The Dignity of Work
|“We hear that some among you are idle. They are not busy; they are busybodies. Such people we command and urge in the Lord Jesus Christ to settle down and earn the bread they eat.” (Second Thessalonians 3:11-12, NIV)
“He who has been stealing must steal no longer, but must work, doing something useful with his own hands, that he may have something to share with those in need.” (Ephesians 4:28, NIV)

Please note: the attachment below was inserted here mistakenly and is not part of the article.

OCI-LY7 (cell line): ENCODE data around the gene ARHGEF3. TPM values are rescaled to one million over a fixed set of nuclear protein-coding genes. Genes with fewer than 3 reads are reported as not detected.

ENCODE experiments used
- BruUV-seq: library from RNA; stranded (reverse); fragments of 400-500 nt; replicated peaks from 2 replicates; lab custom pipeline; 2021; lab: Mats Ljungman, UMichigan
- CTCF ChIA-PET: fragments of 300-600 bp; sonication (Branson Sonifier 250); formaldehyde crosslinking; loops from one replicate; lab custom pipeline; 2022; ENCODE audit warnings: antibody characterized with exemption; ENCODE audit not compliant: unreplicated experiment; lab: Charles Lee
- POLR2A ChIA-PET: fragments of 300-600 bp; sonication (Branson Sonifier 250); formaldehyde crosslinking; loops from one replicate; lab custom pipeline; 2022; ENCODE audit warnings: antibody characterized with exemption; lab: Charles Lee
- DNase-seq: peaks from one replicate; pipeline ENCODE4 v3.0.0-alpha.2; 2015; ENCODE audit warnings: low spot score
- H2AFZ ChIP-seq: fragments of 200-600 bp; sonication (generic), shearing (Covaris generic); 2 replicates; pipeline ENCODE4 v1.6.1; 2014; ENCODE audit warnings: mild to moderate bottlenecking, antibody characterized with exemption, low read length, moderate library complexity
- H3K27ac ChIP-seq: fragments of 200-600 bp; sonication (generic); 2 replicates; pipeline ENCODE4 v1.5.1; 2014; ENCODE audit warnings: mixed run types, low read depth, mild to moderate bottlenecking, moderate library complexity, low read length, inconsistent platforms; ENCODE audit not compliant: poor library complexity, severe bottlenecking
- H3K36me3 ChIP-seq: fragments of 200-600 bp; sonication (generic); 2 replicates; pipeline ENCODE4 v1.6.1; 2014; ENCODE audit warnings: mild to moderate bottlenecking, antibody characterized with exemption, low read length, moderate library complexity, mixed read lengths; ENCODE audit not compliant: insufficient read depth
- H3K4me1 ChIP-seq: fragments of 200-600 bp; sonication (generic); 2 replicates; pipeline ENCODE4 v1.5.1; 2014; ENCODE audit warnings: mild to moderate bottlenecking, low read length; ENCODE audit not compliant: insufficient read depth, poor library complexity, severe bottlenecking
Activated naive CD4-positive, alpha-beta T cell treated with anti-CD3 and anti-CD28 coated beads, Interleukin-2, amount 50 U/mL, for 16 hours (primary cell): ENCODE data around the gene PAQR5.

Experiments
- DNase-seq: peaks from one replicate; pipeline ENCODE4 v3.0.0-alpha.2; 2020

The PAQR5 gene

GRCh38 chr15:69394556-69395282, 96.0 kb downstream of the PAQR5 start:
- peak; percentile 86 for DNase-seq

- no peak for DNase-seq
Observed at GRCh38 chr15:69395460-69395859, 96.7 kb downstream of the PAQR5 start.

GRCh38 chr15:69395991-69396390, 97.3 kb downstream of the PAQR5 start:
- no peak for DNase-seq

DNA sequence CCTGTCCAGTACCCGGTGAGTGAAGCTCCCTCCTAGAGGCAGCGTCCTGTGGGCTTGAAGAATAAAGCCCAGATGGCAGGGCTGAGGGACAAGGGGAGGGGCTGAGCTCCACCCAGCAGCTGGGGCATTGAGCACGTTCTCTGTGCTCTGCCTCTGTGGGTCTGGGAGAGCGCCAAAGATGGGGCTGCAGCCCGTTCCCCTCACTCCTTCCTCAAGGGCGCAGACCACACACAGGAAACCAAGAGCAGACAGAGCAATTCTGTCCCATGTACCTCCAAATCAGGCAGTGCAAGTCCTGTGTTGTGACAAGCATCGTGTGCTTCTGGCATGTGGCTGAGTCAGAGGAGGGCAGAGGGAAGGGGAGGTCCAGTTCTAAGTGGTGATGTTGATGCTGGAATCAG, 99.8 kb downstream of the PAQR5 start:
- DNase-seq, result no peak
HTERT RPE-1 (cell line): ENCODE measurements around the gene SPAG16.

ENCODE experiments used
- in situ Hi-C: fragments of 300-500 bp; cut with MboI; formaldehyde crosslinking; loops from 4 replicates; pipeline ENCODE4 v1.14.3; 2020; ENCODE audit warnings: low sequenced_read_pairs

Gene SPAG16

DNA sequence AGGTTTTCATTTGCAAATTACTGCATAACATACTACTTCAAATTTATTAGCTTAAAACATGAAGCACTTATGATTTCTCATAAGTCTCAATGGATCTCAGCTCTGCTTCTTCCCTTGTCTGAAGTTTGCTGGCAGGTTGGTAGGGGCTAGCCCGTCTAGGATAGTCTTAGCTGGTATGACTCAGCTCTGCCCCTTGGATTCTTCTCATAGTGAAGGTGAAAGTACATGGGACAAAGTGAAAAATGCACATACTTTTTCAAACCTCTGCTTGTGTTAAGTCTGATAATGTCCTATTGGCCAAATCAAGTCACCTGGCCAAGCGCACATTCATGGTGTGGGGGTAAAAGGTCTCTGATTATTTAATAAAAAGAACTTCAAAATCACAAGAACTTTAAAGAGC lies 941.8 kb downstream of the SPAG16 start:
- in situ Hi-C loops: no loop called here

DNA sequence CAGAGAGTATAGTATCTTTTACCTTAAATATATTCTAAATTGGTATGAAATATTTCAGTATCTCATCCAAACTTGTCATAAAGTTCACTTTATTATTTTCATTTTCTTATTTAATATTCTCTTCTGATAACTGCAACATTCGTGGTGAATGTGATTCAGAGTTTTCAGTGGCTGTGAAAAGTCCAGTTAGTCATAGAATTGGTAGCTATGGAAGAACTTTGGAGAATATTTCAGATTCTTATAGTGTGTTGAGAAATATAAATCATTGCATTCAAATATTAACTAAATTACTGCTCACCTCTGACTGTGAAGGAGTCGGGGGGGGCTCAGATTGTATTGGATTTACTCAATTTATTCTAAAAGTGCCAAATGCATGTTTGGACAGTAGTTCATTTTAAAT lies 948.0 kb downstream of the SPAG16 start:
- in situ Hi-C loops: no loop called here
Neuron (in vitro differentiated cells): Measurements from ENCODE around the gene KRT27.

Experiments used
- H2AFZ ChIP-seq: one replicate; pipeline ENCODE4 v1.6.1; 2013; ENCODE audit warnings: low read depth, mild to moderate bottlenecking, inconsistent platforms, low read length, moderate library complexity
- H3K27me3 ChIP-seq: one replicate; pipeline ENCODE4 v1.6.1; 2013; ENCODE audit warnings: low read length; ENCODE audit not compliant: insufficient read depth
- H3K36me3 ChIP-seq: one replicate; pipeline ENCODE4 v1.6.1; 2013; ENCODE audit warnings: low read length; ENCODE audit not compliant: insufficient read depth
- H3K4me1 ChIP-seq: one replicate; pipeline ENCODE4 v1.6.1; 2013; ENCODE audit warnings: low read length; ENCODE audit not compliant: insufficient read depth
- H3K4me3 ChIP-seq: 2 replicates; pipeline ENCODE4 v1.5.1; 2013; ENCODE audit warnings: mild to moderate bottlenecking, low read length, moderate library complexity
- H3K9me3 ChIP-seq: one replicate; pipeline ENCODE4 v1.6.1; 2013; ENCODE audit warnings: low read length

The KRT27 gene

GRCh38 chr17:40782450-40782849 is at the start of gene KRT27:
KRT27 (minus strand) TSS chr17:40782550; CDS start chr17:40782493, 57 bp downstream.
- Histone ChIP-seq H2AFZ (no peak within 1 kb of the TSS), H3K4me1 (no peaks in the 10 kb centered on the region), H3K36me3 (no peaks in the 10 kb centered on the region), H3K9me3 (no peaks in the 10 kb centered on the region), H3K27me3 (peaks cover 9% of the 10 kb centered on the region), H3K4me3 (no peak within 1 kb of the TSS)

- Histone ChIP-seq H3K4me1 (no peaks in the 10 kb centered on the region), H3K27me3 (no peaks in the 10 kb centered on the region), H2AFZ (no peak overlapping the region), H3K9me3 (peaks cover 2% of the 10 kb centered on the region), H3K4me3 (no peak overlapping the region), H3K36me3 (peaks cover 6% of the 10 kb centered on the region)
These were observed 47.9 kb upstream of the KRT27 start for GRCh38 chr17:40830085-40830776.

“Everybody’s working for the weekend.” Such are the words of a rock song that was popular when I was a young person. (If memory serves me correctly, the rock group called “Loverboy” wrote this song.) These words encapsulate a common attitude toward work today. Many today would view the ideal life as a life of never-ending idleness, recreation and entertainment. The “real life” is viewed as a life of being able to do what you want when you want to, and not having to worry about how to pay for it. Perhaps this is the reason why many play the lottery or gamble away their future savings — all in the hopes that they will strike it rich and not have to work for the rest of their lives. In the meantime, those who are either unwilling or unable to live off the meager provisions of the government dole – i.e., those who have no choice but to try to hold down a job – often view their daily work with a grudging attitude as that which is to be tolerated. But in their heart of hearts they are “working for the weekend,” when they can have free time to indulge in their own recreations. Their daily work is but a means to enjoying idle time on their days off.